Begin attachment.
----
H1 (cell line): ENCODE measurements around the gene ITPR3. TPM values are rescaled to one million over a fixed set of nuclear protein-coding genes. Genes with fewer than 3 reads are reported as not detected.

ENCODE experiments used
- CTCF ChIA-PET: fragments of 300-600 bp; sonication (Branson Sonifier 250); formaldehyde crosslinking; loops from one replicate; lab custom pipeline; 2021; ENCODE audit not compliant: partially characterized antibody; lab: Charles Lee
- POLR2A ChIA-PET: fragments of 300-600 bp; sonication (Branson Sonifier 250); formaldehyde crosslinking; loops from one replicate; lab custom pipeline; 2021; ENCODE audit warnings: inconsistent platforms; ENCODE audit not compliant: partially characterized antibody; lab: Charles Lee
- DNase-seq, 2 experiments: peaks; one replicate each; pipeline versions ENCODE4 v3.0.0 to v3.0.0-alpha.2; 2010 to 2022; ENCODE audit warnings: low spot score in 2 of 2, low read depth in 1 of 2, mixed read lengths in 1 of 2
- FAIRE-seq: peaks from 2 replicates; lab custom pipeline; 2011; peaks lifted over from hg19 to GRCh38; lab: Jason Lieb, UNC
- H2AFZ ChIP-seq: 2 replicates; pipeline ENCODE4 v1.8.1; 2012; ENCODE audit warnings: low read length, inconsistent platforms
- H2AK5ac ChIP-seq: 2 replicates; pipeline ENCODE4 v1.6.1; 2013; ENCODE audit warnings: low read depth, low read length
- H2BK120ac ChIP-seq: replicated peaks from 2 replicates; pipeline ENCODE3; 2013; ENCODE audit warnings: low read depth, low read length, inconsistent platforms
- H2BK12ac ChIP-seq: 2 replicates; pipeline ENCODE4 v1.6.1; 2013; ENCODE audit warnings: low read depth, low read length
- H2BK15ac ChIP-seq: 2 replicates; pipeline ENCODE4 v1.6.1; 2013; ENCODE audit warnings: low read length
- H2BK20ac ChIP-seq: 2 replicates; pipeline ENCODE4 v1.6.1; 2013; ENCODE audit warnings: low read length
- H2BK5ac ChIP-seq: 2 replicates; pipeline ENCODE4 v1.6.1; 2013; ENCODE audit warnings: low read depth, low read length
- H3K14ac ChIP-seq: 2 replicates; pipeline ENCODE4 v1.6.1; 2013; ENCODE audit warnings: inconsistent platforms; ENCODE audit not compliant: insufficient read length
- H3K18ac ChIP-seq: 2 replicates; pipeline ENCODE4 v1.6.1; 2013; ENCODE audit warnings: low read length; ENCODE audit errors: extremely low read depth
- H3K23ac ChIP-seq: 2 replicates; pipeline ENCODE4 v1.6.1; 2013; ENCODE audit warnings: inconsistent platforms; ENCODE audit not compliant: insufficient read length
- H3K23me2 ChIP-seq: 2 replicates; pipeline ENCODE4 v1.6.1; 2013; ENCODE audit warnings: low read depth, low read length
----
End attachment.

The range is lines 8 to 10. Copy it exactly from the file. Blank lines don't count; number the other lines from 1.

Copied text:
- H2AK5ac ChIP-seq: 2 replicates; pipeline ENCODE4 v1.6.1; 2013; ENCODE audit warnings: low read depth, low read length
- H2BK120ac ChIP-seq: replicated peaks from 2 replicates; pipeline ENCODE3; 2013; ENCODE audit warnings: low read depth, low read length, inconsistent platforms
- H2BK12ac ChIP-seq: 2 replicates; pipeline ENCODE4 v1.6.1; 2013; ENCODE audit warnings: low read depth, low read length